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Wall Street Journal on Teen Pregnancy

Rachel Hart,
Reproductive Freedom Project
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July 25, 2006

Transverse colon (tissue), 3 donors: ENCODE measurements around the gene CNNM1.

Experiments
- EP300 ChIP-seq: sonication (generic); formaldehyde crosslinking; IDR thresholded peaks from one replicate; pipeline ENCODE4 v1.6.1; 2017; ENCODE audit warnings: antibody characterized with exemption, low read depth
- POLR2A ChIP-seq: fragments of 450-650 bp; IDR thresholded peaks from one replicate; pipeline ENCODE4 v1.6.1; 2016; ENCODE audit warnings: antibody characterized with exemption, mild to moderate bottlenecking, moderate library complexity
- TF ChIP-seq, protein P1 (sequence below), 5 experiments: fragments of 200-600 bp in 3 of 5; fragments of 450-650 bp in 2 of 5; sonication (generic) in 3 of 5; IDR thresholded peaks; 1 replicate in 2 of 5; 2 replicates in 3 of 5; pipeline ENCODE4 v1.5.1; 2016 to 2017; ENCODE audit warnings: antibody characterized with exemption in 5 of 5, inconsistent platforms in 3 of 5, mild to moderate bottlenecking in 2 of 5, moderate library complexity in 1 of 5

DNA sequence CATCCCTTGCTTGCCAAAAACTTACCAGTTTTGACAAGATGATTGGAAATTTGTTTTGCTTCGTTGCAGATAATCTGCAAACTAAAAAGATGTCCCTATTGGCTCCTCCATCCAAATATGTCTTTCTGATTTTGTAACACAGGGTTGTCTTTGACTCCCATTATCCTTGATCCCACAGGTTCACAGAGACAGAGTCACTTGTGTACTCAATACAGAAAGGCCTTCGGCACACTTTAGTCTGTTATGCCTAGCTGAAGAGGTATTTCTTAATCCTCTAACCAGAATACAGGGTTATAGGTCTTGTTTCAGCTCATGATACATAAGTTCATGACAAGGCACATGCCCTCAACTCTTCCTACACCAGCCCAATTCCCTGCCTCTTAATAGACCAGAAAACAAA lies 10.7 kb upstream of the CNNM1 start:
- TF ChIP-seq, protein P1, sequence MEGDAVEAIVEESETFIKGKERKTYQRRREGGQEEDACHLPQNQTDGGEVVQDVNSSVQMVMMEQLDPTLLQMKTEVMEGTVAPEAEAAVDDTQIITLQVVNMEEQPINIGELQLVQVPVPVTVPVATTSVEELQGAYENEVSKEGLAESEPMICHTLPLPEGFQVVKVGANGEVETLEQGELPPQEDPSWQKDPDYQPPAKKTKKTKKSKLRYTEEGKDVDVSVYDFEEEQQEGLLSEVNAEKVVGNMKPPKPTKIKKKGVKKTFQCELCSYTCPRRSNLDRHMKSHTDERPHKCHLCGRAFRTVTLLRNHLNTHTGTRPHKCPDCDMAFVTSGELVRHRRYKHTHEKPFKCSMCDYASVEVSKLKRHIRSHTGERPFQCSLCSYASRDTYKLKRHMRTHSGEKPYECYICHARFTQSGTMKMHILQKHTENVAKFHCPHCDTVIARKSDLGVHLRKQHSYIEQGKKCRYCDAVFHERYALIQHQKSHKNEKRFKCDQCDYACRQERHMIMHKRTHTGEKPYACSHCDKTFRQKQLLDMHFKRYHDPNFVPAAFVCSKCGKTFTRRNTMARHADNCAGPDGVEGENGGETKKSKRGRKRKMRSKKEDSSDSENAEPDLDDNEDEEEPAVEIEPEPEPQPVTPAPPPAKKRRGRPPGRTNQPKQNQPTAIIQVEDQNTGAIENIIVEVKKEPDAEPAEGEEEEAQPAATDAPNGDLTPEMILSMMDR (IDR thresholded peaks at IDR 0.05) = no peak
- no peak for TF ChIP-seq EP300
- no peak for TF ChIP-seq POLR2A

Over the weekend, the Wall Street Journal ran a piece called Winning the Battle On Teen Pregnancy. The article compares two adjacent counties in South Carolina (Allendale and Bamberg) that have similar demographics — more than 1/4 of families live below the poverty line, half of families only have one parent living at home, and both populations are over 60 percent African-American — but differ in their rates of teen pregnancy. Bamberg has one of the lowest teen pregnancy rates in SC, while Allendale has one of the state’s highest, and the rate at which teen pregnancy in Bamberg has fallen has been faster than that of most of the US.The article points out that Bamberg, unlike Allendale, has a long-running and intensive program to prevent teen pregnancy. The program, started in 1982, provides students beginning in the third grade, with 36 sex ed classes a year, twice-monthly one-on-one counseling sessions for Medicaid-eligible students, and access to free condoms at local town hangouts. The goal of Bamberg’s program has been to “flood the community with information, creating an environment that would encourage teens to say ‘no’ to sex but also instruct them on how to avoid pregnancy if they decided to say ‘yes’.”The program in Bamberg also is unique in that pregnancy-prevention efforts are not solely focused on girls as they are in many abstinence-only-until-marriage programs. Rather, boys attend weekly discussions on sex, dating, and domestic violence and overnight gatherings called “Mantalk” where an array of men talk about making the right decisions.One of the article’s subjects, Brandon Jamison, notes that the intensive sex education and messages on preventing pregnancy and STDs has created an environment where teens are comfortable discussing sex and contraception — topics that most teens find awkward.It should be noted that Bamberg’s approach is markedly different from that of abstinence-only-until-marriage programs that focus solely on staying chaste until marriage and provide teens with little information about contraceptives.Statistics show us that focusing on teens remaining abstinent until marriage is unrealistic (the average age for first intercourse for men and women in the US is 17.7 and 17.4 respectively, while the average age for first marriage is 27.1 for men and 25.3 for women). Yet Bamberg County seems to have hit on the right mixture of promoting both abstinence and safe sex. As the article ends, Brandon Jamison brings a couple condoms to his high school prom, noting, “I don’t plan to have sex, but it’s better to be safe than sorry.”